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How Not To Send Annoying Work Emails

December 20, 2013

One of the benefits of our partnership with GEICO is an exchange of resources and career advice. This blog is written by Shannon Smedstad, GEICO Careers Blogger, and the guide below will help any new graduate working for GEICO or any company begin their career on the right foot.

Not all of us have grown up with a prolific use of technology. The first time I sent an email was in 1995; I was a freshman in college at Shippensburg University. Today, email continues to be key means of on-the-job communication. Therefore, it’s important that students, early careerists and job seekers know how to craft a proper email.

7 EMAIL HABITS TO AVOID AT WORK

1. Using all caps. Most of us probably know this, but RECEIVING AN EMAIL THAT IS WRITTEN IN ALL CAPS IS VERY ANNOYING. I was on the receiving end of an all caps email a few months ago and it literally hurt my eyes.
2. Saying hey. If you don’t know a person, well personally, then please do not start your email with “Hey, So-in-so.” This is particularly true if you are a job seeker sending an email to a recruiter or hiring manager.
3. Neglecting a greeting. The only thing worse than “hey,” is no greeting at all. If you are initiating a conversation via email with someone, don’t just plow right into it. Offer up a hello, good afternoon or at least kick it off with their name.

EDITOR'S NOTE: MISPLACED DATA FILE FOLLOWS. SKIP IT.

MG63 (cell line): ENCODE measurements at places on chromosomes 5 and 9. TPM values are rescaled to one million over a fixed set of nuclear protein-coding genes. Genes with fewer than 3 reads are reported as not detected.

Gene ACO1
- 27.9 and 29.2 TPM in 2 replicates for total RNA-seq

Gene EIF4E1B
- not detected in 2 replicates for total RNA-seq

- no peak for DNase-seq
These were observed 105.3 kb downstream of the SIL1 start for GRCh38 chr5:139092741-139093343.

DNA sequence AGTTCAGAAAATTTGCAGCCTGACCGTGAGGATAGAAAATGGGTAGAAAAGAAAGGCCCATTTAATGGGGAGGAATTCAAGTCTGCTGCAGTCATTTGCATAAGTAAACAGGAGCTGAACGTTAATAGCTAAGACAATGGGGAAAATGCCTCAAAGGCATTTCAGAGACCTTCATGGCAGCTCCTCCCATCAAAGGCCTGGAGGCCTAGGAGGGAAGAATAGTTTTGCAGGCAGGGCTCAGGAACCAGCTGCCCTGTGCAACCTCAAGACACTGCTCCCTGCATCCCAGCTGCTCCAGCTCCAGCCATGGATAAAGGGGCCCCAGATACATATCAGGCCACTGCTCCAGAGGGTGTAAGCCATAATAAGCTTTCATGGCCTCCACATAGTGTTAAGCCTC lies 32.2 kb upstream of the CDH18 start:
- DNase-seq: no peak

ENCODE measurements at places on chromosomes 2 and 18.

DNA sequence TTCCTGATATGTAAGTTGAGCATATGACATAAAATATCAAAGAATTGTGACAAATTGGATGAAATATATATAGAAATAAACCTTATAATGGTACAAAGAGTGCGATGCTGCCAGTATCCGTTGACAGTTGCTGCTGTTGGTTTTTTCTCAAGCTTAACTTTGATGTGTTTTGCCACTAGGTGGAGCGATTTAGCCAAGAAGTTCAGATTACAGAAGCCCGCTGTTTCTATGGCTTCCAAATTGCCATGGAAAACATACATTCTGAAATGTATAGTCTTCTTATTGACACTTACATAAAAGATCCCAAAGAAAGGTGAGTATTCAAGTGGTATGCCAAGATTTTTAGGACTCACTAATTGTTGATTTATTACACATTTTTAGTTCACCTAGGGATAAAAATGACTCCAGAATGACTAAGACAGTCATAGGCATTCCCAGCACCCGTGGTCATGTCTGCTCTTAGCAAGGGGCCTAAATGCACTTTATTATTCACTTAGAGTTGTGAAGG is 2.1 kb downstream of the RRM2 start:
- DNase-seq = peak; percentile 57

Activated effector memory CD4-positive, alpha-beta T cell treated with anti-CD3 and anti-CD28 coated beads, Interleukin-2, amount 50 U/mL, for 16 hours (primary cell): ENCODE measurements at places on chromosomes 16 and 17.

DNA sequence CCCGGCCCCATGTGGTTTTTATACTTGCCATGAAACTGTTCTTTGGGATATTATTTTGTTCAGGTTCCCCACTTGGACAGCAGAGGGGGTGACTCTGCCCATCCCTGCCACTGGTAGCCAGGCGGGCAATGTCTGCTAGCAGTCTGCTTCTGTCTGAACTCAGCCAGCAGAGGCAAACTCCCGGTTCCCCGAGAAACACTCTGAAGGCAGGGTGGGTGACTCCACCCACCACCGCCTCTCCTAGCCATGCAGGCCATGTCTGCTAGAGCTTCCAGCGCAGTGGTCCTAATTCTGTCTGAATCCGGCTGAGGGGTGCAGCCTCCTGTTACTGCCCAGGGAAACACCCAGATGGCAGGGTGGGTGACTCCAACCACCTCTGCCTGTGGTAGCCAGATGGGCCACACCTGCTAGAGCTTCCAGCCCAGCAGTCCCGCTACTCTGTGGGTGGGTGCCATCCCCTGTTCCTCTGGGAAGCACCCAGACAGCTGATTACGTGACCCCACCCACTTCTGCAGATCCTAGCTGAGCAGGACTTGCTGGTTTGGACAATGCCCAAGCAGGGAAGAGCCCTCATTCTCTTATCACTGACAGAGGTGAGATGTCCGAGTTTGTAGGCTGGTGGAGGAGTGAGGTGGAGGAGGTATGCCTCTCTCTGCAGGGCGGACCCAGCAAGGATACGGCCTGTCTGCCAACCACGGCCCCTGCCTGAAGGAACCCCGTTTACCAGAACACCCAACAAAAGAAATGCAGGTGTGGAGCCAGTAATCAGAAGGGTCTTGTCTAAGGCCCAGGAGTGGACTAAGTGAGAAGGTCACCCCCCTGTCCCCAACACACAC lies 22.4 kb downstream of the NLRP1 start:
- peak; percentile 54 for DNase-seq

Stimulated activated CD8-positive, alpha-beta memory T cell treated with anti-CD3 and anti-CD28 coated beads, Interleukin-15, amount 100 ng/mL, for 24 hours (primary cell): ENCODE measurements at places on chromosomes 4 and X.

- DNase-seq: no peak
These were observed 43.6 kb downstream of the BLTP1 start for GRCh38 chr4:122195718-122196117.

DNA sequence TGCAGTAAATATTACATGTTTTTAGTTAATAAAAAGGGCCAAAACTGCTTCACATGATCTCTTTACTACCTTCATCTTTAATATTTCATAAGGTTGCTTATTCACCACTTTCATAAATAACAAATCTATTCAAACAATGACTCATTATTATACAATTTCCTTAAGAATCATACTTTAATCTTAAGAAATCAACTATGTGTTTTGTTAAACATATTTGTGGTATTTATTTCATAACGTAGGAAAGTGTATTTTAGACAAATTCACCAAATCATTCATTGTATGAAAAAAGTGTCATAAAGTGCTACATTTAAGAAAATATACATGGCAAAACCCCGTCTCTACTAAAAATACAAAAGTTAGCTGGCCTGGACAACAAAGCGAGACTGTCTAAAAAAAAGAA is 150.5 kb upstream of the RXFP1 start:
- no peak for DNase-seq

4. Exclaiming too much. Don’t you just love when people use lots of exclamations! It makes reading emails so much more fun! Especially when you use more than one!!!! Everything is so exciting today! Try to limit your use of exclamation points to one to two … tops.
5. Leaving the subject blank. The subject field is there for a reason. Don’t just include FW: or RE:. Write meaningful and contextual subjects. Give the recipient a reason to open, read and respond.
6. Writing with typos. Want to really annoy your readers? Use your, you’re, there, they’re and their incorrectly. Emails scarred with errors will not impress recruiters, supervisors or your co-workers.
7. Conversing via carbon copy. Having an email conversation with 10 people in the CC: field is a great way to annoy the masses. Email is not IM. Take it offline and have a one-on-one phone call or meeting.
Now, I am by no means the perfect email author. But, I am making a concerted effort to improve my email communication. One popular pet peeve that I will not let go of, even if it makes you cringe, is the use of emoticons. I happen to like them. 

This Harvard Business Review Ideacast from February 28, 2013 also offers advice on business writing and is worth listening to.

Ready to apply to a GEICO leadership program?
Visit geico.jobs/oncampus. Deltasigs can also connect directly with Debra Mienke-Pence, GEICO’s dedicated DSP recruiter, on either Facebook or LinkedIn.

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